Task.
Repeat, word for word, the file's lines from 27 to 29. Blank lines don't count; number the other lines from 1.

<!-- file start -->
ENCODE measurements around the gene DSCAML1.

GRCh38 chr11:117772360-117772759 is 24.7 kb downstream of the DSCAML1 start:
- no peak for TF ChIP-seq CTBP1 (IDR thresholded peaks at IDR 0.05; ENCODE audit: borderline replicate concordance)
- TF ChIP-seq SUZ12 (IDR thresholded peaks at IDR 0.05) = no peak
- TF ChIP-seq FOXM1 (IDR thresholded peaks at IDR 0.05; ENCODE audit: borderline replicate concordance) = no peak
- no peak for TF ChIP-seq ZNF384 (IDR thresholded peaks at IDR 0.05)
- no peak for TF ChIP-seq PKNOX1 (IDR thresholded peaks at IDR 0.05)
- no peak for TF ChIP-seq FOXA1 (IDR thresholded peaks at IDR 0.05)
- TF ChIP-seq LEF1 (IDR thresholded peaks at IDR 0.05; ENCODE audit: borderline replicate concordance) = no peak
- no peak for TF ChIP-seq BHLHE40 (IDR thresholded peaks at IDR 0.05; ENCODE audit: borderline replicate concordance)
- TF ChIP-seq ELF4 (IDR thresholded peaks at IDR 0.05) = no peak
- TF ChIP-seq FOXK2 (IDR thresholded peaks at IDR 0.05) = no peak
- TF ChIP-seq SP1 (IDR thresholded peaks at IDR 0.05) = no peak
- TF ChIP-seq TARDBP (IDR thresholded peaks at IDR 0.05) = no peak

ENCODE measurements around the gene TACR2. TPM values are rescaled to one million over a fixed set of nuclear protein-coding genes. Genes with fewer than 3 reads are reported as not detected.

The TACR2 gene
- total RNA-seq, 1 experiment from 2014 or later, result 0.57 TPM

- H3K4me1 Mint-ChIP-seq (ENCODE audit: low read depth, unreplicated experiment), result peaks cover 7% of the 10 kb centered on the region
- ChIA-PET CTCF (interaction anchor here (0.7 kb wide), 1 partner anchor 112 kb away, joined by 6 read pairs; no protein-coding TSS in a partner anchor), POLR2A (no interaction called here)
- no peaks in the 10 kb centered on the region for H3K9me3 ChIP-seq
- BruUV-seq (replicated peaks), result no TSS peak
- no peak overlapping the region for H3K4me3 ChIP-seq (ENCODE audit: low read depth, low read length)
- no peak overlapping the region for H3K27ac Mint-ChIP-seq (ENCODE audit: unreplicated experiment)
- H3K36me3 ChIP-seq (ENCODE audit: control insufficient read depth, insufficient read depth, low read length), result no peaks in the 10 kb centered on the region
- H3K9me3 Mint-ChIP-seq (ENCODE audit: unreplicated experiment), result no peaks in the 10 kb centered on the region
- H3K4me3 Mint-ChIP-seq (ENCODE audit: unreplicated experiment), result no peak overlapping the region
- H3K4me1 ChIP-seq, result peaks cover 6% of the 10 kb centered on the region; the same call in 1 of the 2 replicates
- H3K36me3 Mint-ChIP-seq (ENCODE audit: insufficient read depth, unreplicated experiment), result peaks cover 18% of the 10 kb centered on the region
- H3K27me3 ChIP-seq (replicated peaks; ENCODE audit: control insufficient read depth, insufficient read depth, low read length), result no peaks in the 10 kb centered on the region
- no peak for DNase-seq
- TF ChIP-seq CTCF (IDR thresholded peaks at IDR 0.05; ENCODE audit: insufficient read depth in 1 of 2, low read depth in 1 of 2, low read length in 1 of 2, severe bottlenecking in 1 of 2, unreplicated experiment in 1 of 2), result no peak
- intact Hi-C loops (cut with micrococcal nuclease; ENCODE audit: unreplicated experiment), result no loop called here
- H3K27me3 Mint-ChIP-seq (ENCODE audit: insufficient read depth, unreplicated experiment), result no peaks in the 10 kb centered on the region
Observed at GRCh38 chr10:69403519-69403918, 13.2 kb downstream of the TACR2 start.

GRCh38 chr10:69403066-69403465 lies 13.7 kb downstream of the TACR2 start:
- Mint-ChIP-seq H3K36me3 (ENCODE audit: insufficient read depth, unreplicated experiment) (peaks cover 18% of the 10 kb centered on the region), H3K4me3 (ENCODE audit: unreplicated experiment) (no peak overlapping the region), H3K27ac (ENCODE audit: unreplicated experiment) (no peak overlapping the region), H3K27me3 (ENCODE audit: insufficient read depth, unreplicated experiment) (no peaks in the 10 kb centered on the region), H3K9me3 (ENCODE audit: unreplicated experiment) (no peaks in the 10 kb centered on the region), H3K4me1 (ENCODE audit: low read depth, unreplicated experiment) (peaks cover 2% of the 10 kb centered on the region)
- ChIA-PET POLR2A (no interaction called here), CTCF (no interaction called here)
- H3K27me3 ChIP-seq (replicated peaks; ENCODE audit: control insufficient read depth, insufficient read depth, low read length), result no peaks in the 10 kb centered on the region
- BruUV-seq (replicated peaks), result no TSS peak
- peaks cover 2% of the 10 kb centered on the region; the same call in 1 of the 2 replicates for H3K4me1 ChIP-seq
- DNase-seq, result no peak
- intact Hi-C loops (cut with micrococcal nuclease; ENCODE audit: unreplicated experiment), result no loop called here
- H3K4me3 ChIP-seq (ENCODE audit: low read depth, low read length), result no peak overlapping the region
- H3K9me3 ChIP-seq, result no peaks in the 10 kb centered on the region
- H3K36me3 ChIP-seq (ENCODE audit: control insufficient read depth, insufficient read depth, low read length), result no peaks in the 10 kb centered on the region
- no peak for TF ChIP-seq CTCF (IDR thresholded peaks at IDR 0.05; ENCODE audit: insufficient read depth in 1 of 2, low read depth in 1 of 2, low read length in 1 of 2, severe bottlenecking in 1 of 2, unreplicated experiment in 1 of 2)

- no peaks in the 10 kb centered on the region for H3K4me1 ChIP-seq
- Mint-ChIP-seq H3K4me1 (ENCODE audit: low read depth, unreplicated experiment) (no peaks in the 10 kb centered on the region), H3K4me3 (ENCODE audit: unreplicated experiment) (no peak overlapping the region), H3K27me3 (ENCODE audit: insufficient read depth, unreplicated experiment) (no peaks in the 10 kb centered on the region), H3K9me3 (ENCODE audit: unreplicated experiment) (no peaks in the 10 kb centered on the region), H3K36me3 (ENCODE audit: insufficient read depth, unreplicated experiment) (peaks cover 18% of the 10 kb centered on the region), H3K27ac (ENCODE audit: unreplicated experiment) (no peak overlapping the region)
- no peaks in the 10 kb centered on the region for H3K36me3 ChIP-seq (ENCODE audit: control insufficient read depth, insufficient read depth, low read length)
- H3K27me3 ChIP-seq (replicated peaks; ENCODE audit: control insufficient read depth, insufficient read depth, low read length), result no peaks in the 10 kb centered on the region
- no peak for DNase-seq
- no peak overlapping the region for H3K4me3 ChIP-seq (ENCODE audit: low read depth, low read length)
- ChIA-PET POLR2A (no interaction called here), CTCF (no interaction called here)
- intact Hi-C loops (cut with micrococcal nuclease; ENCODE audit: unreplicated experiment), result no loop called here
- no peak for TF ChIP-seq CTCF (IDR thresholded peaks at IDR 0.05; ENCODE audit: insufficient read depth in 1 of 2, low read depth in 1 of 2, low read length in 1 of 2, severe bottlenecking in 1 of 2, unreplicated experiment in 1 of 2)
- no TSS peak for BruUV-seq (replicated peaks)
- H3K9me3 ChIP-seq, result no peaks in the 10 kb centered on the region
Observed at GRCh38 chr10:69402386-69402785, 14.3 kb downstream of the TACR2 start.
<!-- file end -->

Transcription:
- H3K4me1 ChIP-seq, result peaks cover 6% of the 10 kb centered on the region; the same call in 1 of the 2 replicates
- H3K36me3 Mint-ChIP-seq (ENCODE audit: insufficient read depth, unreplicated experiment), result peaks cover 18% of the 10 kb centered on the region
- H3K27me3 ChIP-seq (replicated peaks; ENCODE audit: control insufficient read depth, insufficient read depth, low read length), result no peaks in the 10 kb centered on the region